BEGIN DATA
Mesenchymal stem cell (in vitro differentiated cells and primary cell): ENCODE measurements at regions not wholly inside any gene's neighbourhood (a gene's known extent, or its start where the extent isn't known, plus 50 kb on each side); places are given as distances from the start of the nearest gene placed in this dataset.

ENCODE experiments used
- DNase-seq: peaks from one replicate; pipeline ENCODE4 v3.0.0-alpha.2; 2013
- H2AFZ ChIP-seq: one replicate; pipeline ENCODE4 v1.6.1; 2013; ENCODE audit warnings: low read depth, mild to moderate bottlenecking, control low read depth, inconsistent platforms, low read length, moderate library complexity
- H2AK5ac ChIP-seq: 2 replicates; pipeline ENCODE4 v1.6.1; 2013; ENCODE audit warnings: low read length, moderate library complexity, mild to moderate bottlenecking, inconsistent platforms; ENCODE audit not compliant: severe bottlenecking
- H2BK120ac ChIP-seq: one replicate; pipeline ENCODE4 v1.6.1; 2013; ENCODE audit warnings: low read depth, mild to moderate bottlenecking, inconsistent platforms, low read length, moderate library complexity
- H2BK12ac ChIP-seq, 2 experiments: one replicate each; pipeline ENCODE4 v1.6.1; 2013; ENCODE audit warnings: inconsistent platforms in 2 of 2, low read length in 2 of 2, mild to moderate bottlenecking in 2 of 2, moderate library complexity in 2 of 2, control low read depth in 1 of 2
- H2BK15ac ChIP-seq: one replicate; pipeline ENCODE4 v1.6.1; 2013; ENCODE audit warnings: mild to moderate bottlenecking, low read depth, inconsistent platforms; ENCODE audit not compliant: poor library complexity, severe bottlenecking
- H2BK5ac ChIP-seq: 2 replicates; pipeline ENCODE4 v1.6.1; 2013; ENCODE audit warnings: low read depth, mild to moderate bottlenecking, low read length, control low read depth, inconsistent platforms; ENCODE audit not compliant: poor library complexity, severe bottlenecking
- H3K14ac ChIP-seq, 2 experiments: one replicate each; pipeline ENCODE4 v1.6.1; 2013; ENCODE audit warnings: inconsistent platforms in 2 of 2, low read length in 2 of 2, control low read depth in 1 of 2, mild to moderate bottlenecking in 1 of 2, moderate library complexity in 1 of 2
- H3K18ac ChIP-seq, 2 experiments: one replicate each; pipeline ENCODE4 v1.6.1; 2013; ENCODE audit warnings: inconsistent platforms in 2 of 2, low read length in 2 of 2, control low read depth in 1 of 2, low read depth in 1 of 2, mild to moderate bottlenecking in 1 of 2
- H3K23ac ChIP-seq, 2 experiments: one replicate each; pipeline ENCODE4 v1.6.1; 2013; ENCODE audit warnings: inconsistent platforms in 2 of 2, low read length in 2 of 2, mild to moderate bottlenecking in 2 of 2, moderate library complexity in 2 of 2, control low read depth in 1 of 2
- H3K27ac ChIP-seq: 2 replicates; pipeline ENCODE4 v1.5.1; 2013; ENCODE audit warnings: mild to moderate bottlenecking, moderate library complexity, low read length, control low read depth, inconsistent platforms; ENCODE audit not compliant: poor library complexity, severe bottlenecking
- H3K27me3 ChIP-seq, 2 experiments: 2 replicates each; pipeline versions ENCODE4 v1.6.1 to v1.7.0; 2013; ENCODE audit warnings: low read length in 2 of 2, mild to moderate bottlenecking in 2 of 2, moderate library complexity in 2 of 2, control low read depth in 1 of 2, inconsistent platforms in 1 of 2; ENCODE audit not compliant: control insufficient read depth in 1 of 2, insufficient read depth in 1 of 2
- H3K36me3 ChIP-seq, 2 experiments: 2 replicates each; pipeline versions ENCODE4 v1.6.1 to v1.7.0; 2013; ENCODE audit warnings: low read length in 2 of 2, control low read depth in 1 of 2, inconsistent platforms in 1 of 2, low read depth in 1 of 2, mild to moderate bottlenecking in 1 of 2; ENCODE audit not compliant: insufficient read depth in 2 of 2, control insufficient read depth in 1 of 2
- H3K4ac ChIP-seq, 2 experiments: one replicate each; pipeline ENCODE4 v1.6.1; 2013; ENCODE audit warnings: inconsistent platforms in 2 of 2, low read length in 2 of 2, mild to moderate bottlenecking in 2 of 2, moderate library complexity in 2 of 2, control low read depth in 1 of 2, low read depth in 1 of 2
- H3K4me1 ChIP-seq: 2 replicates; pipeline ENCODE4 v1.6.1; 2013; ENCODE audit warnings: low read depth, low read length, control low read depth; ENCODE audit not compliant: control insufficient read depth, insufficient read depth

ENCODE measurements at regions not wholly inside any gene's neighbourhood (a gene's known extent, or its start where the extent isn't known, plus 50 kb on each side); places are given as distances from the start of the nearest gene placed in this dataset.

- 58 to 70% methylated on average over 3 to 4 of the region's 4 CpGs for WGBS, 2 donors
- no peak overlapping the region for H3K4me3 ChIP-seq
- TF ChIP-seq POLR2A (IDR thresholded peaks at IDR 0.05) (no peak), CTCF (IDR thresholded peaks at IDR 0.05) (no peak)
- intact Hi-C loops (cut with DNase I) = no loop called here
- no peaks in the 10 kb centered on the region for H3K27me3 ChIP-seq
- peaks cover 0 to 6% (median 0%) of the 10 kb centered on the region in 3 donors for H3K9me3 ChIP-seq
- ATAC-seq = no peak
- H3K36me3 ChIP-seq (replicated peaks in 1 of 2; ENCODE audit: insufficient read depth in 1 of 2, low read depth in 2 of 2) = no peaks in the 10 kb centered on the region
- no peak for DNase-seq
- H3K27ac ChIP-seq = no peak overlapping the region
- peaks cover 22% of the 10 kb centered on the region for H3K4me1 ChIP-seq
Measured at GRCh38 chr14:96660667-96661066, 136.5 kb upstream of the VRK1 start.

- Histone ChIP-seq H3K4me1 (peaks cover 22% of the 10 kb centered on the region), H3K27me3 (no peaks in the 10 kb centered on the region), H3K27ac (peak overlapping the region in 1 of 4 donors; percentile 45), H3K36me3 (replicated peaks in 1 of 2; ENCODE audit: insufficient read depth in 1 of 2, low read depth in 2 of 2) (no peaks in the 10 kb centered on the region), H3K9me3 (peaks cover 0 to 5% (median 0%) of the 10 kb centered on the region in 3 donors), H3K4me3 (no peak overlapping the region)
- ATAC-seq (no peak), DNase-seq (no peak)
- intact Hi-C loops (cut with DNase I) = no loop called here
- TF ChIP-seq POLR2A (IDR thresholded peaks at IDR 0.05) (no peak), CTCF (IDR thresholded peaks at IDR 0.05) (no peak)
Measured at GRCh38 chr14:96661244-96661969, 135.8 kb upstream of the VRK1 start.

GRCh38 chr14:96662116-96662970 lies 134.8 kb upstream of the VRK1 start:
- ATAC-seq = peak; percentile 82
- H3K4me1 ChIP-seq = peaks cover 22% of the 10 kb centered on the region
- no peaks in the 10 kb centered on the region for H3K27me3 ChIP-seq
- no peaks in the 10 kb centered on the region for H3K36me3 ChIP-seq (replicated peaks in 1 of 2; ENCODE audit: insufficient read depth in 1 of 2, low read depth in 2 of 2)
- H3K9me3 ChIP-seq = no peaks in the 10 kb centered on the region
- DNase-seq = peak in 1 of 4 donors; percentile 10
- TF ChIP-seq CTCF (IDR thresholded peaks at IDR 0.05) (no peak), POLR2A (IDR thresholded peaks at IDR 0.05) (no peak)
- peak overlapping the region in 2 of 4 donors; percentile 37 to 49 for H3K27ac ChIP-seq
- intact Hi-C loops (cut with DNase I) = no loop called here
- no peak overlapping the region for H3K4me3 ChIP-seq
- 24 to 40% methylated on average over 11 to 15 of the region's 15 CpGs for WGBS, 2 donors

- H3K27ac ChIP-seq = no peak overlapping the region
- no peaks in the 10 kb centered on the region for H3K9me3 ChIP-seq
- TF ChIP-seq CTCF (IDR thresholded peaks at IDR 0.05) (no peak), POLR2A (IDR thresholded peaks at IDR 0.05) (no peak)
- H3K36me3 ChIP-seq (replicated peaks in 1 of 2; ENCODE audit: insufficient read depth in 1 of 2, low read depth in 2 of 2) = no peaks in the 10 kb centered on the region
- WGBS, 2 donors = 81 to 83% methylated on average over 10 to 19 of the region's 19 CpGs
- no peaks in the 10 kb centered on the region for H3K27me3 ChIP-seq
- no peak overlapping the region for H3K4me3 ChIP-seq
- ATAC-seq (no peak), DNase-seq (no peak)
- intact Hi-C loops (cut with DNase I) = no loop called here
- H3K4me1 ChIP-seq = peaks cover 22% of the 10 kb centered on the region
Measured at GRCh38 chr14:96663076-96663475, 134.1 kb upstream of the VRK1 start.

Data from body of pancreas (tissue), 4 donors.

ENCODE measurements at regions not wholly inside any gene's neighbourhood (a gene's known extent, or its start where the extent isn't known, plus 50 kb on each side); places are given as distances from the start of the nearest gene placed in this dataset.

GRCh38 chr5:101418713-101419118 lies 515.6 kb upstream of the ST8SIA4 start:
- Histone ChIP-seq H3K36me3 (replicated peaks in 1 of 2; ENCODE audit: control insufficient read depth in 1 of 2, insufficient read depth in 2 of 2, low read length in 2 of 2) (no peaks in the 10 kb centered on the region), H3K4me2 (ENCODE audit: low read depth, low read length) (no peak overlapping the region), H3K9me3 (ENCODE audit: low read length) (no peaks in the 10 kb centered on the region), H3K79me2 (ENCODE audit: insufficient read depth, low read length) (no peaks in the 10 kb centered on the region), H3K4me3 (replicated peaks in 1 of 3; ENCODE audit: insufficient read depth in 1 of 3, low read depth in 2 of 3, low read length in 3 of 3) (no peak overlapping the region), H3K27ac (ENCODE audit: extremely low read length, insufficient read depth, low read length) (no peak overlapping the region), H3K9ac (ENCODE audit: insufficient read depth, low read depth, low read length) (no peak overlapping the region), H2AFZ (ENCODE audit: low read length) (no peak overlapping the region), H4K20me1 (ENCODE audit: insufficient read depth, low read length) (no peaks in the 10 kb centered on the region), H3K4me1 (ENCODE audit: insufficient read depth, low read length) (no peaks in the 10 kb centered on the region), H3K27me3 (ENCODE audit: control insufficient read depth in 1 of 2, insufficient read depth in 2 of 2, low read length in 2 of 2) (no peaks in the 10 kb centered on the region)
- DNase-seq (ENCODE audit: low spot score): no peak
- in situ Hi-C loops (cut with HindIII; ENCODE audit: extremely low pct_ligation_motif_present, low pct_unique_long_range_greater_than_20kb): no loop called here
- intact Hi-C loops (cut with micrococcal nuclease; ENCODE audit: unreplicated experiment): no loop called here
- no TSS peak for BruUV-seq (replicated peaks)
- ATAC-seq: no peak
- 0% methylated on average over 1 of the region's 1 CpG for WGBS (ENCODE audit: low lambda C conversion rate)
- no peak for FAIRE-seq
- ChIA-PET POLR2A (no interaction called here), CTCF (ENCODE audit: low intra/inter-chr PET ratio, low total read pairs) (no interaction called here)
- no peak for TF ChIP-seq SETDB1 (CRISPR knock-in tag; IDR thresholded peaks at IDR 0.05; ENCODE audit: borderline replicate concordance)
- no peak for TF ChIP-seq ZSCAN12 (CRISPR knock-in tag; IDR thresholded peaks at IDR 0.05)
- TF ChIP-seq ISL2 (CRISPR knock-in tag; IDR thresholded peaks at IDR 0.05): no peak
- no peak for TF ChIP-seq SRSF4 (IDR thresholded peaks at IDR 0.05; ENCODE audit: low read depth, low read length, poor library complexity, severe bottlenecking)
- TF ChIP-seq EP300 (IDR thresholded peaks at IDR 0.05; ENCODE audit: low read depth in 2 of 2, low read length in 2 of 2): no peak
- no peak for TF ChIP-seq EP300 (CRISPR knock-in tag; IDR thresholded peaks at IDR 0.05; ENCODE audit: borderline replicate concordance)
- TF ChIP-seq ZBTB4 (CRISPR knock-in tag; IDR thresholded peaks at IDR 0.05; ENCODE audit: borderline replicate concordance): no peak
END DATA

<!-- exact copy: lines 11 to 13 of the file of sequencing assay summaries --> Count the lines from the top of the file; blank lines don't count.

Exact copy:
- H3K18ac ChIP-seq, 2 experiments: one replicate each; pipeline ENCODE4 v1.6.1; 2013; ENCODE audit warnings: inconsistent platforms in 2 of 2, low read length in 2 of 2, control low read depth in 1 of 2, low read depth in 1 of 2, mild to moderate bottlenecking in 1 of 2
- H3K23ac ChIP-seq, 2 experiments: one replicate each; pipeline ENCODE4 v1.6.1; 2013; ENCODE audit warnings: inconsistent platforms in 2 of 2, low read length in 2 of 2, mild to moderate bottlenecking in 2 of 2, moderate library complexity in 2 of 2, control low read depth in 1 of 2
- H3K27ac ChIP-seq: 2 replicates; pipeline ENCODE4 v1.5.1; 2013; ENCODE audit warnings: mild to moderate bottlenecking, moderate library complexity, low read length, control low read depth, inconsistent platforms; ENCODE audit not compliant: poor library complexity, severe bottlenecking